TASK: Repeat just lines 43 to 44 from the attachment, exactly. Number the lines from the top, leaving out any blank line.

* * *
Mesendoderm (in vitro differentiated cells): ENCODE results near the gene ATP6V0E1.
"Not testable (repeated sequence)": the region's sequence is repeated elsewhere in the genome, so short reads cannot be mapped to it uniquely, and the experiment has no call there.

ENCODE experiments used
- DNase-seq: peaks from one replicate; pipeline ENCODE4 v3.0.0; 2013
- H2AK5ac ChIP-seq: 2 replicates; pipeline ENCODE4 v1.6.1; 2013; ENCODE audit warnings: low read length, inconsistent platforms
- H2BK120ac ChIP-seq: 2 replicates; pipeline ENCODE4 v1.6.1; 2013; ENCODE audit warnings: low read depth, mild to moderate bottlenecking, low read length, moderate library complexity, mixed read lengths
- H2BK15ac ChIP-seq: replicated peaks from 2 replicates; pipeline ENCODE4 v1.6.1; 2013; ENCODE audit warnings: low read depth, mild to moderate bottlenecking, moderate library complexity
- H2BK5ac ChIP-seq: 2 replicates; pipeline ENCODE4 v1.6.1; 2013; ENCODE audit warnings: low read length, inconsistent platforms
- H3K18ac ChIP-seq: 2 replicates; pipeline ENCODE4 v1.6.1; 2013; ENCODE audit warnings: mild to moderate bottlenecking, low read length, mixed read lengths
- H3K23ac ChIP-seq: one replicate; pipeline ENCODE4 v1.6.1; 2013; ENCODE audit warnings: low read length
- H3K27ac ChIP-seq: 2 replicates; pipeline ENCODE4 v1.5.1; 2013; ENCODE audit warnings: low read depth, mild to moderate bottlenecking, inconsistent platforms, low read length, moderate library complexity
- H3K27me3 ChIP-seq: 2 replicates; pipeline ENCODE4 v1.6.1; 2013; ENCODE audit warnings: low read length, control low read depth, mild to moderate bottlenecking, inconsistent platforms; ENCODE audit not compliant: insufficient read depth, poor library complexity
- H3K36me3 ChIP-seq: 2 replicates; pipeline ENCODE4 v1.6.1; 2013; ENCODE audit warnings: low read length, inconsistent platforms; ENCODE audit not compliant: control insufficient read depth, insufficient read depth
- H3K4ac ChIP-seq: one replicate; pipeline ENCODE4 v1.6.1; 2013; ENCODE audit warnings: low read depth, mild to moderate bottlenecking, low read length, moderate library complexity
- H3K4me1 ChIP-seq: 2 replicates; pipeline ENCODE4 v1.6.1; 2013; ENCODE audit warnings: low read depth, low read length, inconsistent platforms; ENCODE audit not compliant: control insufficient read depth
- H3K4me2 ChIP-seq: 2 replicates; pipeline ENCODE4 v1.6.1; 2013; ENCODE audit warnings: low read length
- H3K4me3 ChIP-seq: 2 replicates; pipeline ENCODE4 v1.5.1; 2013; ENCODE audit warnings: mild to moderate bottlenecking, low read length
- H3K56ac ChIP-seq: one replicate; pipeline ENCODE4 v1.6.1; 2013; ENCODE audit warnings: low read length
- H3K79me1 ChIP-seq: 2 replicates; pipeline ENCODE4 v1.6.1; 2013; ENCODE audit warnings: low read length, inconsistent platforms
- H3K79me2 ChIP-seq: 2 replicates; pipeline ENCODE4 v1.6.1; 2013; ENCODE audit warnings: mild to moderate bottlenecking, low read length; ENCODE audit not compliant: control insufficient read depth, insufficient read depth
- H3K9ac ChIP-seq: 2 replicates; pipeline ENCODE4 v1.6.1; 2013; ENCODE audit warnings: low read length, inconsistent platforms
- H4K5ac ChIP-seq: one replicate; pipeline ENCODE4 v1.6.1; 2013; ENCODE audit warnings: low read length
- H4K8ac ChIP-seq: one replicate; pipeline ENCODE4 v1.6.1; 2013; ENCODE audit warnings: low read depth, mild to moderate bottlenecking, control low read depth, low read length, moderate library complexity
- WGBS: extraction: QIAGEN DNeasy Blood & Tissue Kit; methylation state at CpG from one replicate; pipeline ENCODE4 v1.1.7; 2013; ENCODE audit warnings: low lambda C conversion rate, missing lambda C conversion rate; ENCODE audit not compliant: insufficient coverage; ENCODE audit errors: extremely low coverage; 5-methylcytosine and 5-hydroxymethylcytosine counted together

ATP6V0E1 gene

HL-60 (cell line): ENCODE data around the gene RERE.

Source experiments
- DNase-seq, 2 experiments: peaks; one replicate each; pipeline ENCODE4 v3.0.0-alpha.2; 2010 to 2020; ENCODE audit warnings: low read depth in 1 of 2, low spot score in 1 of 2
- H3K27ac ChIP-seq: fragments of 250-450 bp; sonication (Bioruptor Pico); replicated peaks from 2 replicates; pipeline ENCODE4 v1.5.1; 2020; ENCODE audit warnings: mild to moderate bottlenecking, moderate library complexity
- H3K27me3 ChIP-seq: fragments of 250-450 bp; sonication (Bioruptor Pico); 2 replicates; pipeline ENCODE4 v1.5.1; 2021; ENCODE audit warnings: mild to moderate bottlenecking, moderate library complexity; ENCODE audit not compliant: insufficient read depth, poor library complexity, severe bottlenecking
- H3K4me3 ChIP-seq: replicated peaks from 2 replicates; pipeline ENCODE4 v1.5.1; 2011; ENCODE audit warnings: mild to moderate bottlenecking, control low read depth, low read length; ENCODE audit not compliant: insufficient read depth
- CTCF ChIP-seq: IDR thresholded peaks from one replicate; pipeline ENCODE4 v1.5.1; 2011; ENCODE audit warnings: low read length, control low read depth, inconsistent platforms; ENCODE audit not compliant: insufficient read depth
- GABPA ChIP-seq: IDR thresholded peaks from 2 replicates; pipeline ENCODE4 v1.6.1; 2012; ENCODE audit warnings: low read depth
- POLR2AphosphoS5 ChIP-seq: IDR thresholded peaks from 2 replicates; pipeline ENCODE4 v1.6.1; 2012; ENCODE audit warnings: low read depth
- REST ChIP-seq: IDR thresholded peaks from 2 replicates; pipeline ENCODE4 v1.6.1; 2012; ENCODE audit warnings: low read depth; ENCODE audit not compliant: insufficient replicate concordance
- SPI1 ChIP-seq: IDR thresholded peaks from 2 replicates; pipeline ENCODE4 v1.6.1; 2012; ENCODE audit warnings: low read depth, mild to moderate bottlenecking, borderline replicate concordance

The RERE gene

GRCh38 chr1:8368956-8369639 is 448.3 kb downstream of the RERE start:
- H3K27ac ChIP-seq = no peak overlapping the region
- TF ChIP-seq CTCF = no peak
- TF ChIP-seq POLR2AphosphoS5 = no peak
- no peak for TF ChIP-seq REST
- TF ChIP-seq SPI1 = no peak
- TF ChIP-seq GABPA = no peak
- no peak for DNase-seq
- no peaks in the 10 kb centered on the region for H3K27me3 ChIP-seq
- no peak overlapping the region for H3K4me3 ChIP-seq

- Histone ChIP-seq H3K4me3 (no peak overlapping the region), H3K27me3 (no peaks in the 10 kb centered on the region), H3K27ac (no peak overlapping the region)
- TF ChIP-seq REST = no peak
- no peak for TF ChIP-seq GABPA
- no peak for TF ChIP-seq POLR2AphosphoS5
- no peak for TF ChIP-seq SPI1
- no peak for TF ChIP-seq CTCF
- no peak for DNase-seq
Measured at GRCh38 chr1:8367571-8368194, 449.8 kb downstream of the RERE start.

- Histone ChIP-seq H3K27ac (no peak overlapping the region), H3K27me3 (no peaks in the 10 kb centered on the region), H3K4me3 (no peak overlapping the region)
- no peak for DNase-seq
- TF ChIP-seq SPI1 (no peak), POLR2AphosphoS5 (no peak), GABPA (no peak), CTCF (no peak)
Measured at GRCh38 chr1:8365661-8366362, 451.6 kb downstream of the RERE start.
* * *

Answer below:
- TF ChIP-seq SPI1 = no peak
- TF ChIP-seq GABPA = no peak